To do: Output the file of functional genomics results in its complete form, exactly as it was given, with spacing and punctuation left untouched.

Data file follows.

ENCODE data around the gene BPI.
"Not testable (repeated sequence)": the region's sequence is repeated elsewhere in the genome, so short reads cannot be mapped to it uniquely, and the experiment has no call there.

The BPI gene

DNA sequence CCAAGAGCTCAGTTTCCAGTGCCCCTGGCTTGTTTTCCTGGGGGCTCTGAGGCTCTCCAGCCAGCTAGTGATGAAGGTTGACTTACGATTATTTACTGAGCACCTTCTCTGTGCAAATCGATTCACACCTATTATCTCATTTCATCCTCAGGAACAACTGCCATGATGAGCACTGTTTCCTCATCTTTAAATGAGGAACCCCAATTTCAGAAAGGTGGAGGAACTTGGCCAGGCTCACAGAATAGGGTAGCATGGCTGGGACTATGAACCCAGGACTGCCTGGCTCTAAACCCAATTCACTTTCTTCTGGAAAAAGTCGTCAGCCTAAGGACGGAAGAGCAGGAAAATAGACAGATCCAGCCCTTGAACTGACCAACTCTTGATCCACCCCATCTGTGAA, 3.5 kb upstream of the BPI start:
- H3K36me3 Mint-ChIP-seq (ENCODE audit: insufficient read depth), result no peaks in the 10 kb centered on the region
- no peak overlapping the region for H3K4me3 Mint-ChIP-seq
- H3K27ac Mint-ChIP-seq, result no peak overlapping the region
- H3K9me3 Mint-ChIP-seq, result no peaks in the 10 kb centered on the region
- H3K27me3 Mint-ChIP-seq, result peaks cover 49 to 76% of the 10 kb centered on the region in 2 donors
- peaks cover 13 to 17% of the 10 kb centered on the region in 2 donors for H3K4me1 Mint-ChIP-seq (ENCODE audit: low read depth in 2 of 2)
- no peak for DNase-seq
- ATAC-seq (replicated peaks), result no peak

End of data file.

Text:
ENCODE data around the gene BPI.
"Not testable (repeated sequence)": the region's sequence is repeated elsewhere in the genome, so short reads cannot be mapped to it uniquely, and the experiment has no call there.

The BPI gene

DNA sequence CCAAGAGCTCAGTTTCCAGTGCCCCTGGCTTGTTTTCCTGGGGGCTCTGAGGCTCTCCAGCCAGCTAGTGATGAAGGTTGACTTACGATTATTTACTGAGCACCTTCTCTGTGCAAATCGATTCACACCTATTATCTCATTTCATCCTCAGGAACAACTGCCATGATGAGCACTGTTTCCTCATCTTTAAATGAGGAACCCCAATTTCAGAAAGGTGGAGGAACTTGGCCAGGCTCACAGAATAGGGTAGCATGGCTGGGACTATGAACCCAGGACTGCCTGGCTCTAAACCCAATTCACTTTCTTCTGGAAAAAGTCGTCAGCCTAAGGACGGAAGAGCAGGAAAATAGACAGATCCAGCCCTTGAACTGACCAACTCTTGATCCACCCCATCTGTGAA, 3.5 kb upstream of the BPI start:
- H3K36me3 Mint-ChIP-seq (ENCODE audit: insufficient read depth), result no peaks in the 10 kb centered on the region
- no peak overlapping the region for H3K4me3 Mint-ChIP-seq
- H3K27ac Mint-ChIP-seq, result no peak overlapping the region
- H3K9me3 Mint-ChIP-seq, result no peaks in the 10 kb centered on the region
- H3K27me3 Mint-ChIP-seq, result peaks cover 49 to 76% of the 10 kb centered on the region in 2 donors
- peaks cover 13 to 17% of the 10 kb centered on the region in 2 donors for H3K4me1 Mint-ChIP-seq (ENCODE audit: low read depth in 2 of 2)
- no peak for DNase-seq
- ATAC-seq (replicated peaks), result no peak